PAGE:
- Remediation and mitigation of external factors. Once external factors have been assessed, they’re remediated and mitigated. (Please refer to our previous article on mold remediation.) To mitigate microwave radiation, Dr. Klinghardt recommends shielding the outside of your home with a graphite paint called Y Shield. Inside, he uses a special silver-coated cloth for your curtains. Patients are instructed to remove all cordless telephones and turn off all the fuses at night, until they have recovered from Lyme disease.
- Addressing emotional issues. Emotional components of the disease are addressed using Energy Psychology tools, including psychokinesiology (PK), which is similar to the Emotional Freedom Technique (EFT), but more refined and advanced.
- Addressing parasitic, bacterial and viral infections. Dr. Klinghardt addresses the parasites first, followed by the bacteria and the viruses. The “Klinghardt antimicrobial cocktail,” which includes wormwood (artemisinin), phospholipids, vitamin C, and various herbs, is an integral part of this treatment. He addresses viral infections with Viressence (by BioPure), which is a tincture of Native American herbs.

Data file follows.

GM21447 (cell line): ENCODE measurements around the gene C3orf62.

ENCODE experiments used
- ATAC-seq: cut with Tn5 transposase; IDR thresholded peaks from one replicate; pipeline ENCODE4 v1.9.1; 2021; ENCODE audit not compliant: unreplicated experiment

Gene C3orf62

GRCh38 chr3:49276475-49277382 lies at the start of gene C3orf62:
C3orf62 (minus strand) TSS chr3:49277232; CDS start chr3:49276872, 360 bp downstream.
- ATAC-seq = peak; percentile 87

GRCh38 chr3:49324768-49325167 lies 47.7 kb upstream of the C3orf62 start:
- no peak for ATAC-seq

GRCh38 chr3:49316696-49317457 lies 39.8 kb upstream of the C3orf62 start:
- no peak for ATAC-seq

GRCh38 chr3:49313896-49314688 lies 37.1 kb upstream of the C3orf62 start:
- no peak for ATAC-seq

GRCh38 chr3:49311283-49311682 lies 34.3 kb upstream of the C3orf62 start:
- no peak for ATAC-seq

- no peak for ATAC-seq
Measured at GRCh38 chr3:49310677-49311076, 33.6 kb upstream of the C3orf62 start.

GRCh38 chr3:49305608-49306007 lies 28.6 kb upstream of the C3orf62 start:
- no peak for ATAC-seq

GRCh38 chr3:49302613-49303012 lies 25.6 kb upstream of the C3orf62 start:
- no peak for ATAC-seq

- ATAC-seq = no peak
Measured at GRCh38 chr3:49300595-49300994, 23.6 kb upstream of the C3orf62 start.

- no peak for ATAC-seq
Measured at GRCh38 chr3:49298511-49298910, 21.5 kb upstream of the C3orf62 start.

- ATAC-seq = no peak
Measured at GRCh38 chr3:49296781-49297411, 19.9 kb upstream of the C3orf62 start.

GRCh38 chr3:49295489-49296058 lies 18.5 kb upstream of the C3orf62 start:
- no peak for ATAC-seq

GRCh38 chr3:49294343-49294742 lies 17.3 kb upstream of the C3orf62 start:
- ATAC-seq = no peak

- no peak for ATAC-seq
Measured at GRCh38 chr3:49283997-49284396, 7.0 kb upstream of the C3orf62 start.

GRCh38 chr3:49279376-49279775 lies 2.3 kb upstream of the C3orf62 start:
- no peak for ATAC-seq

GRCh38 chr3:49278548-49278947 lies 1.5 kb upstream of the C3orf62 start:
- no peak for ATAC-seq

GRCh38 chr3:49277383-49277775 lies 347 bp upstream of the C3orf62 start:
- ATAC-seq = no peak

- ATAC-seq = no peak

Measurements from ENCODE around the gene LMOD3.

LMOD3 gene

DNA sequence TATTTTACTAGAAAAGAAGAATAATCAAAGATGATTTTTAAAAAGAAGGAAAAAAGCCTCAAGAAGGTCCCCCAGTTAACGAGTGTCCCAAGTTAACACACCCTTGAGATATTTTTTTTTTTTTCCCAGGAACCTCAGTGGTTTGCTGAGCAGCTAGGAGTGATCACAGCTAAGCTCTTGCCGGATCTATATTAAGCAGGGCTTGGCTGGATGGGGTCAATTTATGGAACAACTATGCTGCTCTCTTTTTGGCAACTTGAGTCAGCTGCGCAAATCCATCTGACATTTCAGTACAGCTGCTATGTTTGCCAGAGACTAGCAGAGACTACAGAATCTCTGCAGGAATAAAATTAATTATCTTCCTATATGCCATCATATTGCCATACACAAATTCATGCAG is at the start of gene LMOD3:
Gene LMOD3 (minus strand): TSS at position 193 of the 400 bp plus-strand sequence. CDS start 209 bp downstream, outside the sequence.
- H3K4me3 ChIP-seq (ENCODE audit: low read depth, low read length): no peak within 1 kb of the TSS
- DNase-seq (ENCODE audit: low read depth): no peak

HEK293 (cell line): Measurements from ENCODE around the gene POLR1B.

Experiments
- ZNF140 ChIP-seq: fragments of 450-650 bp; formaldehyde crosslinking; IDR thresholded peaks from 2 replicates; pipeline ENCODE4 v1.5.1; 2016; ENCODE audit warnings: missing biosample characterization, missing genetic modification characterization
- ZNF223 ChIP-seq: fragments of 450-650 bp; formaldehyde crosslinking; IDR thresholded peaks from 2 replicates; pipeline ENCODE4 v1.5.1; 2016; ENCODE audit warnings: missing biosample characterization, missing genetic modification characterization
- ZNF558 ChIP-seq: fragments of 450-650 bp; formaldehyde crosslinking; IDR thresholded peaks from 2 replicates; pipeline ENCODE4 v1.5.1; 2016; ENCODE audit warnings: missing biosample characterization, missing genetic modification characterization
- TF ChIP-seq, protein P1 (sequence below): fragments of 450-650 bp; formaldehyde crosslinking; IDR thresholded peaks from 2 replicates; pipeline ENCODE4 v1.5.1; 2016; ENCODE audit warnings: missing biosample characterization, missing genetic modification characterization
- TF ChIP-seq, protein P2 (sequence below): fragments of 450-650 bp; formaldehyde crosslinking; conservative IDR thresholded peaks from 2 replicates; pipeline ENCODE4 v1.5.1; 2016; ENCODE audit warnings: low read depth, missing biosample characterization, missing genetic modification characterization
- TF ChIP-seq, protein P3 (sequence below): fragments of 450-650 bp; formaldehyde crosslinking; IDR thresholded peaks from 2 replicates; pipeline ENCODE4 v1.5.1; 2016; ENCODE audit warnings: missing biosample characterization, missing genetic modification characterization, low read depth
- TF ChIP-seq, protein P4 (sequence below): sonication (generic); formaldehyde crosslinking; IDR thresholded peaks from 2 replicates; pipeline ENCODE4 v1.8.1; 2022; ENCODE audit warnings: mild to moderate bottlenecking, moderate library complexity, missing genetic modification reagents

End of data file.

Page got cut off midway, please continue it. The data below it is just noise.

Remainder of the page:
- Addressing other lifestyle factors. Nutritional considerations and supplements are addressed.
For more preventive and natural tips, search my homepage blog at dr-lobisco.com.
Goldman, Erik. New T-Cell Test a “Game-Changer” for Lyme. UpShots: Holistic Primary Care. Fall, 2013; 14(3).
Chenggang Jin, PhD, MDa,b, Deanna J. Fall, BAc, Diana Roen, BSa and Gottfried Kellermann, PhDc. iSpot Lyme™: A New Generation of Lyme Disease. Neroscience. April 2013.
Centers for Disease Control and Prevention. Ticks. cdc.gov/ticks/. Updated August 30, 2013.
Hickley, A. Southern Tick-Associated Rash Illness — When a Bull’s-Eye Rash Isn’t Lyme Disease. Medscape: CDC Commentary. March 25, 2013.
Peter D. Burbelo,et al. Rapid, Simple, Quantitative, and Highly Sensitive Antibody Detection for Lyme Disease (abstract). Clinical and Vaccine Immunology, June 2010, p. 904-909, Vol. 17, No. 6 1071-412X/10/$12.00+0 doi:10.1128/CVI.00476-09
Mercola, J. Prevalence of Lyme Disease in the US Is 10-Times Higher Than Previously Reported. Mercola.com. September 5, 2013.